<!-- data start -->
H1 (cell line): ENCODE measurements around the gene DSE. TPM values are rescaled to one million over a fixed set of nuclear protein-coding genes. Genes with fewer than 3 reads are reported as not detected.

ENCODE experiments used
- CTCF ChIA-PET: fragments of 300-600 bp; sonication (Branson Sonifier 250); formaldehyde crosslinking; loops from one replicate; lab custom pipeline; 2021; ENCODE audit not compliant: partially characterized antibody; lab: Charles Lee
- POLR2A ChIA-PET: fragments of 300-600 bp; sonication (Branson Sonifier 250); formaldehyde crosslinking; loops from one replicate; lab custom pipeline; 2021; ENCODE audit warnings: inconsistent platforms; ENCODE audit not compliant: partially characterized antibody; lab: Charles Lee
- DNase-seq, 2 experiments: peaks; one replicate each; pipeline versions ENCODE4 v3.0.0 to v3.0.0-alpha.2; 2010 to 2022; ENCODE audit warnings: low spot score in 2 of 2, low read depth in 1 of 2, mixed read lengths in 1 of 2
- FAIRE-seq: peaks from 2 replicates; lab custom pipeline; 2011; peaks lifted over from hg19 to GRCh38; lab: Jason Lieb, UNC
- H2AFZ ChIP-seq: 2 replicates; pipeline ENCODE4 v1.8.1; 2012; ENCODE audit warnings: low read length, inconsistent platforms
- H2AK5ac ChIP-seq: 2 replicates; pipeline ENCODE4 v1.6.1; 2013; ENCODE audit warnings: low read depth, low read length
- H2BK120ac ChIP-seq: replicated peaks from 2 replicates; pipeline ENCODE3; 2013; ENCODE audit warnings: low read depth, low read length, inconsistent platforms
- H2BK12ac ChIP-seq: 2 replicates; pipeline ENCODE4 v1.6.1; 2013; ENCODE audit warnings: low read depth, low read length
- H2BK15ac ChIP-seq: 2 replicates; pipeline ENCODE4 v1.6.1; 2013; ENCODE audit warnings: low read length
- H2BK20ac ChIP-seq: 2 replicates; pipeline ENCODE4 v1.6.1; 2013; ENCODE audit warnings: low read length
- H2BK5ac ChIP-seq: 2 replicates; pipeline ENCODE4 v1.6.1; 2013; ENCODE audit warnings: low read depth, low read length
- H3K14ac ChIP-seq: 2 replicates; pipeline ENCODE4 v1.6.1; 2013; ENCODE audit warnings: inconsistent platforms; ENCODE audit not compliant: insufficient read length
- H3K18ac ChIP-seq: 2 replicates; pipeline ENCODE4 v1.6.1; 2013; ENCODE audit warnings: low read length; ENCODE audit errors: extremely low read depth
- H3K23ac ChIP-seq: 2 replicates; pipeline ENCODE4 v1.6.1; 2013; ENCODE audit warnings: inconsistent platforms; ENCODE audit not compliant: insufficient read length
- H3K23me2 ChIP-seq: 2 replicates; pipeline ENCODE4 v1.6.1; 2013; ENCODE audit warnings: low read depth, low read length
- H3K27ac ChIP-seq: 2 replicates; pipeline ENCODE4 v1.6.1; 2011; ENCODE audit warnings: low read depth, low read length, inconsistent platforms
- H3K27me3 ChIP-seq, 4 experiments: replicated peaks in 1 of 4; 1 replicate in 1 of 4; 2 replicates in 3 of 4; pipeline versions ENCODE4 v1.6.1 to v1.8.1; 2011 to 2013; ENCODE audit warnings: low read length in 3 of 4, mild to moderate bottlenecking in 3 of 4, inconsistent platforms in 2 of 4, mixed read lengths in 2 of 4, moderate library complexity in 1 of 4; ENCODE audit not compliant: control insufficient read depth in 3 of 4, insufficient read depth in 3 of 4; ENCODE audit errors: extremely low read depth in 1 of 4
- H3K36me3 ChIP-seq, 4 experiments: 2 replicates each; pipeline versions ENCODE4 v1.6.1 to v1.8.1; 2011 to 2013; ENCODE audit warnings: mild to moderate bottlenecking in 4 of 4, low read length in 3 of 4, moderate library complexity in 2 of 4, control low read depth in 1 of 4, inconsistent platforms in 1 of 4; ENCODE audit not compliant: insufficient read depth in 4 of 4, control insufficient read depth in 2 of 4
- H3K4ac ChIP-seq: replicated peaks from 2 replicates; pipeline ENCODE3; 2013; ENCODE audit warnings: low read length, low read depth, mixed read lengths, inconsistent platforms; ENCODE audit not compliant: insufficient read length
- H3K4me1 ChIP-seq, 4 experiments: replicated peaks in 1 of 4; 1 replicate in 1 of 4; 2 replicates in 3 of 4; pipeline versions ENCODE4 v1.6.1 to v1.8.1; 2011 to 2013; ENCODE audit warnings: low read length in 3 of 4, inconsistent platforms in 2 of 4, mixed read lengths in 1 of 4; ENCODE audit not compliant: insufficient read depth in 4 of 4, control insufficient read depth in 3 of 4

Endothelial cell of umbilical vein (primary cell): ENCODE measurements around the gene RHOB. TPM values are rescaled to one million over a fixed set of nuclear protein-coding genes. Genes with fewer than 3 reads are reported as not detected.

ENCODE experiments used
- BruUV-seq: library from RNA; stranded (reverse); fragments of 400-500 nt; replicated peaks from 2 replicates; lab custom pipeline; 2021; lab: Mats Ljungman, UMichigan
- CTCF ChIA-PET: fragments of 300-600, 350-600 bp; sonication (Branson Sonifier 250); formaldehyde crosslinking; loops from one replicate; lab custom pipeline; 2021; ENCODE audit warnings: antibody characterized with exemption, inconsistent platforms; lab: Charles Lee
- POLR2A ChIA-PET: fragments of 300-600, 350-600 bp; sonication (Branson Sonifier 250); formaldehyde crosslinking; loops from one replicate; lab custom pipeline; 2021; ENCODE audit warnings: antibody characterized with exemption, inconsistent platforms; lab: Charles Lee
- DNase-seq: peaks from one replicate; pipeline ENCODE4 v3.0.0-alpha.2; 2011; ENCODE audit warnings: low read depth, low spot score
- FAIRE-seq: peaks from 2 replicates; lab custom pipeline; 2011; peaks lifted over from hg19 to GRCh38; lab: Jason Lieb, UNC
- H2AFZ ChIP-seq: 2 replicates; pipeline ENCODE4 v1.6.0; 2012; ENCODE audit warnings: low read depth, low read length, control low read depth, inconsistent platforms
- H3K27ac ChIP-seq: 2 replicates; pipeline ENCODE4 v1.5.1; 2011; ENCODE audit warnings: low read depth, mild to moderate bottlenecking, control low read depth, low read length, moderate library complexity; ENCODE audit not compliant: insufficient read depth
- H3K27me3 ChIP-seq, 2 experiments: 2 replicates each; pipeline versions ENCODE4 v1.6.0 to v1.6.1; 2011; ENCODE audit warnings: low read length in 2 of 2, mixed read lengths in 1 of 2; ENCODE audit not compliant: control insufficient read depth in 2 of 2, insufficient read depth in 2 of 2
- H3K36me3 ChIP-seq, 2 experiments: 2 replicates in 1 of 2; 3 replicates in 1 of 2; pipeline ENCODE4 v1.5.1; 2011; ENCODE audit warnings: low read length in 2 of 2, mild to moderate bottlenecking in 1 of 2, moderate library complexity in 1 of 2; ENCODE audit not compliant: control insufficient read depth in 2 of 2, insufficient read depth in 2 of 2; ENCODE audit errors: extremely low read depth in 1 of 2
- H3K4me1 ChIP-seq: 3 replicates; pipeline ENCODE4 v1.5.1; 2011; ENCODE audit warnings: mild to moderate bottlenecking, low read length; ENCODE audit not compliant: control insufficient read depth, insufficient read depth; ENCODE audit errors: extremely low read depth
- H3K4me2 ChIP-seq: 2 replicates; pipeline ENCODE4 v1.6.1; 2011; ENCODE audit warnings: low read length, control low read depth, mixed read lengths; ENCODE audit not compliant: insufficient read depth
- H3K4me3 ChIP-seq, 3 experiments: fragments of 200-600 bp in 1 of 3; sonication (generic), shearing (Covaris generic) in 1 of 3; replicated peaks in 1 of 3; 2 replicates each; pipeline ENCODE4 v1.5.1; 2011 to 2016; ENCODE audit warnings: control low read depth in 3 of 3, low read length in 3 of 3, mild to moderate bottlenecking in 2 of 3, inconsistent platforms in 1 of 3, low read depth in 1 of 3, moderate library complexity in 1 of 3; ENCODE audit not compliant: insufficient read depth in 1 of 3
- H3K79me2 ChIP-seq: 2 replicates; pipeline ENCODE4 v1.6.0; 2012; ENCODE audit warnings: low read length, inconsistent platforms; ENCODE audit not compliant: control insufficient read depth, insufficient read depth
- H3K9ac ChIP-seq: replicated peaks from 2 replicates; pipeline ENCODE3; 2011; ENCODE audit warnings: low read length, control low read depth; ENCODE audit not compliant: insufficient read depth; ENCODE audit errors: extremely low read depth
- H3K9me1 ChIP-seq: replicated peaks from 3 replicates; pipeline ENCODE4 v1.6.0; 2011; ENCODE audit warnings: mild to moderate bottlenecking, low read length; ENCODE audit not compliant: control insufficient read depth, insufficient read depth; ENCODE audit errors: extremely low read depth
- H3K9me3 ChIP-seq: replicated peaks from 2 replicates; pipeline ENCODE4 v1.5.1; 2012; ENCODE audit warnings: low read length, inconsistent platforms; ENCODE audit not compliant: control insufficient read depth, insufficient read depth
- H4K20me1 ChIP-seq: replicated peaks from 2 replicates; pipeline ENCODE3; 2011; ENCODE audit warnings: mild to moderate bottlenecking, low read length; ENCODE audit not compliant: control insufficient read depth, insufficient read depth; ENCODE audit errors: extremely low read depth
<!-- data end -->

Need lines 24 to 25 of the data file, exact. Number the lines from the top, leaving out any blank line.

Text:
ENCODE experiments used
- BruUV-seq: library from RNA; stranded (reverse); fragments of 400-500 nt; replicated peaks from 2 replicates; lab custom pipeline; 2021; lab: Mats Ljungman, UMichigan